Illusions that produce perceptual suppression despite constant retinal input are used to manipulate visual consciousness. Here we report on a powerful variant of existing techniques, Continuous Flash Suppression. Distinct images flashed successively around 10 Hz into one eye reliably suppress an image presented to the other eye. Compared to binocular rivalry, the duration of perceptual suppression increased more than 10-fold. Using this tool we show that the strength of the negative afterimage of an adaptor was reduced by half when it (...) was perceptually suppressed by input from the other eye. The more likely the adaptor was completely suppressed, the larger the reduction of the afterimage intensity. Paradoxically, trial-to-trial visibility of the adaptor did not correlate with the degree of suppression. Our results imply that formation of afterimages involves neuronal structures that access input from both eyes, but that do not correspond directly to the neuronal correlates of perceptual awareness. (shrink)
We agree with Block's basic hypothesis postulating the existence of phenomenal consciousness without cognitive access. We explain such states in terms of consciousness without top-down, endogenous attention and speculate that their correlates may be a coalition of neurons that are consigned to the back of cortex, without access to working memory and planning in frontal cortex.
Aftereffects induced by invisible stimuli constitute a powerful tool to investigate what type of neural information processing can occur in the absence of visual awareness. This approach has been successfully used to demonstrate that awareness of oriented gratings or translating stimuli is not necessary to obtain a robust orientation-specific or motion-specific aftereffect. We exploit motion-induced blindness to investigate the related question of the influence of visual awareness on the formation of negative afterimages. Our results show that MIB does not affect (...) the persistence and intensity of afterimages. Thus, there is no significant contribution to the formation of afterimages beyond the sites mediating MIB. (shrink)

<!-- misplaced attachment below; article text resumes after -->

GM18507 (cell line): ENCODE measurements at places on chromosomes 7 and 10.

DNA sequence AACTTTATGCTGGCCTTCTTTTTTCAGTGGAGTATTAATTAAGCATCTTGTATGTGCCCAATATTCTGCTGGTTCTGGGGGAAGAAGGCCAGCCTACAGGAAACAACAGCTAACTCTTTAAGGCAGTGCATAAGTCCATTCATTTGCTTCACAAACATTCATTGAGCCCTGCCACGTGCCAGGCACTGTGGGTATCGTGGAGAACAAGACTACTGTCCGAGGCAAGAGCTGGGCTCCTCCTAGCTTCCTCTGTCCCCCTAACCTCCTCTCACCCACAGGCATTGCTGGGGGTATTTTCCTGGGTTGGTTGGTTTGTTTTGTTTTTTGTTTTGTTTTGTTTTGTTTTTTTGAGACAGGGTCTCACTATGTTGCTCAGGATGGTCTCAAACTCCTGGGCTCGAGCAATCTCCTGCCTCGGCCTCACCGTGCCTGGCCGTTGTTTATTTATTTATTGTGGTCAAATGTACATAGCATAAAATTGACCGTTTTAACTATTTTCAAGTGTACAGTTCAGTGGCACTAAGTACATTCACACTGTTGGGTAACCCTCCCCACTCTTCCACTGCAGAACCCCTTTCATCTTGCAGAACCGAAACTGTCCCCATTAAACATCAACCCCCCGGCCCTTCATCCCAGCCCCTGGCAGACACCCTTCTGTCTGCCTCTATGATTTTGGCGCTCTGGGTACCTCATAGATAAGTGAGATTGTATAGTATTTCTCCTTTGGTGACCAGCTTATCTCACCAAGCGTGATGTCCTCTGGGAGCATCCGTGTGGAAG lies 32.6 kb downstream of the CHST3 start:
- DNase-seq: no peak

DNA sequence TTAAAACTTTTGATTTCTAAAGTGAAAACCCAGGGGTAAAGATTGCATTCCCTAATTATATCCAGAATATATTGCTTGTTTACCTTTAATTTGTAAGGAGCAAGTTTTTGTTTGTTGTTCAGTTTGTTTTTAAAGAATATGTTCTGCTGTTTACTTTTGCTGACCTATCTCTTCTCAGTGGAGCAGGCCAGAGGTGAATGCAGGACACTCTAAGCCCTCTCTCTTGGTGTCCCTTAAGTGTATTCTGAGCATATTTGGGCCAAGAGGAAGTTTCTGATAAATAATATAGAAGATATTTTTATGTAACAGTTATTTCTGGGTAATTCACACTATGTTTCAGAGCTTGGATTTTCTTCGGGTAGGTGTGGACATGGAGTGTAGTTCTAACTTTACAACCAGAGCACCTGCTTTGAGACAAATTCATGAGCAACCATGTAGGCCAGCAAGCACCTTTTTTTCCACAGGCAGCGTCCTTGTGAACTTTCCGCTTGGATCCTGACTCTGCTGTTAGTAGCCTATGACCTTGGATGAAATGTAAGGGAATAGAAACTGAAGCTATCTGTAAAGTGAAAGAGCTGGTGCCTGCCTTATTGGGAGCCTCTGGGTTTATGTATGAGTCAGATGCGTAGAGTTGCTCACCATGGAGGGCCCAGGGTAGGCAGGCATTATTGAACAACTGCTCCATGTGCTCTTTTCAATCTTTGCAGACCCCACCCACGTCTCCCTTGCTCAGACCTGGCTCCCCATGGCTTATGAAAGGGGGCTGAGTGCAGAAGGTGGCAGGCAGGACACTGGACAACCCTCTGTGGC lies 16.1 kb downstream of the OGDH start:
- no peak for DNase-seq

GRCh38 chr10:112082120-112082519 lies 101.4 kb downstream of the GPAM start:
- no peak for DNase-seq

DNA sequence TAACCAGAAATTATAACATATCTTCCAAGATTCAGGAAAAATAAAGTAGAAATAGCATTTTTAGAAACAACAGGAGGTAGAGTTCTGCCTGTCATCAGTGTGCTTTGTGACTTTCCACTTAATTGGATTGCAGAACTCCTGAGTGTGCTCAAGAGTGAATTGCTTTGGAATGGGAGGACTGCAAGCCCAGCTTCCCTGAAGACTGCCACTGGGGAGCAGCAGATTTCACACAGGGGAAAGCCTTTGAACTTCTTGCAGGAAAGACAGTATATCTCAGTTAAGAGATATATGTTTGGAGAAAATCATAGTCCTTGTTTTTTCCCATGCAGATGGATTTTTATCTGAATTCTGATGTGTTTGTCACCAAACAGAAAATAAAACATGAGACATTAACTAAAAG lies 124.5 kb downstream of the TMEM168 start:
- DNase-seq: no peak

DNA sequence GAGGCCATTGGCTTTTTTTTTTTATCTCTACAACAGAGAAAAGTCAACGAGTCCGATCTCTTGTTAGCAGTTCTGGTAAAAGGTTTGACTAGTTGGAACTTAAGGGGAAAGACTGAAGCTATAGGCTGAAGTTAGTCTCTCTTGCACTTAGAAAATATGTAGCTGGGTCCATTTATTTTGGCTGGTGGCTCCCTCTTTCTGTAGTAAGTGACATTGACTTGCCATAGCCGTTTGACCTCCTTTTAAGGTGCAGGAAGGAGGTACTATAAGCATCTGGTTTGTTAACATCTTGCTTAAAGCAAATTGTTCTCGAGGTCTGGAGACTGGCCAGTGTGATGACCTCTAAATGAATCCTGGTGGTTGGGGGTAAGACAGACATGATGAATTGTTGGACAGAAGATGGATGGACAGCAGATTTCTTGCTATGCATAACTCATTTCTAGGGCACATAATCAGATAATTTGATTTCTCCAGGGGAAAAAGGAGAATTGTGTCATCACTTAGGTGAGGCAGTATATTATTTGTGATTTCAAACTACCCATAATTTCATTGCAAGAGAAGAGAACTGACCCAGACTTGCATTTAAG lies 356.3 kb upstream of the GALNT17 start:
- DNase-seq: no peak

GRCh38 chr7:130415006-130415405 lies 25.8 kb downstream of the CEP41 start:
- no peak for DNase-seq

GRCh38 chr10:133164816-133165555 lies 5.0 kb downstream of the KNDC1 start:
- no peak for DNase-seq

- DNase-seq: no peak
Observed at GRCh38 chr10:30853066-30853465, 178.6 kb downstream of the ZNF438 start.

We argue that the current known anatomy of connections between the intralaminar nuclei of the thalmus and visual cortical areas makes it unlikely that neuronal activity in the ILN mediates visual awareness.
What is the relationship between a visual percept and the underlying neuronal activity in parts of the brain? This manifesto reviews the theoretical framework of Crick and Kochfor answering these questions based on the neuroanatomy and physiology of mammalian cortex and associated subcortical structures. This evidence suggests that primates are not directly aware of neural activity in primary visual cortex, although they may be aware of such activity in extrastriate cortical areas. Psychophysical evidence in humans supporting this hypothesis is discussed.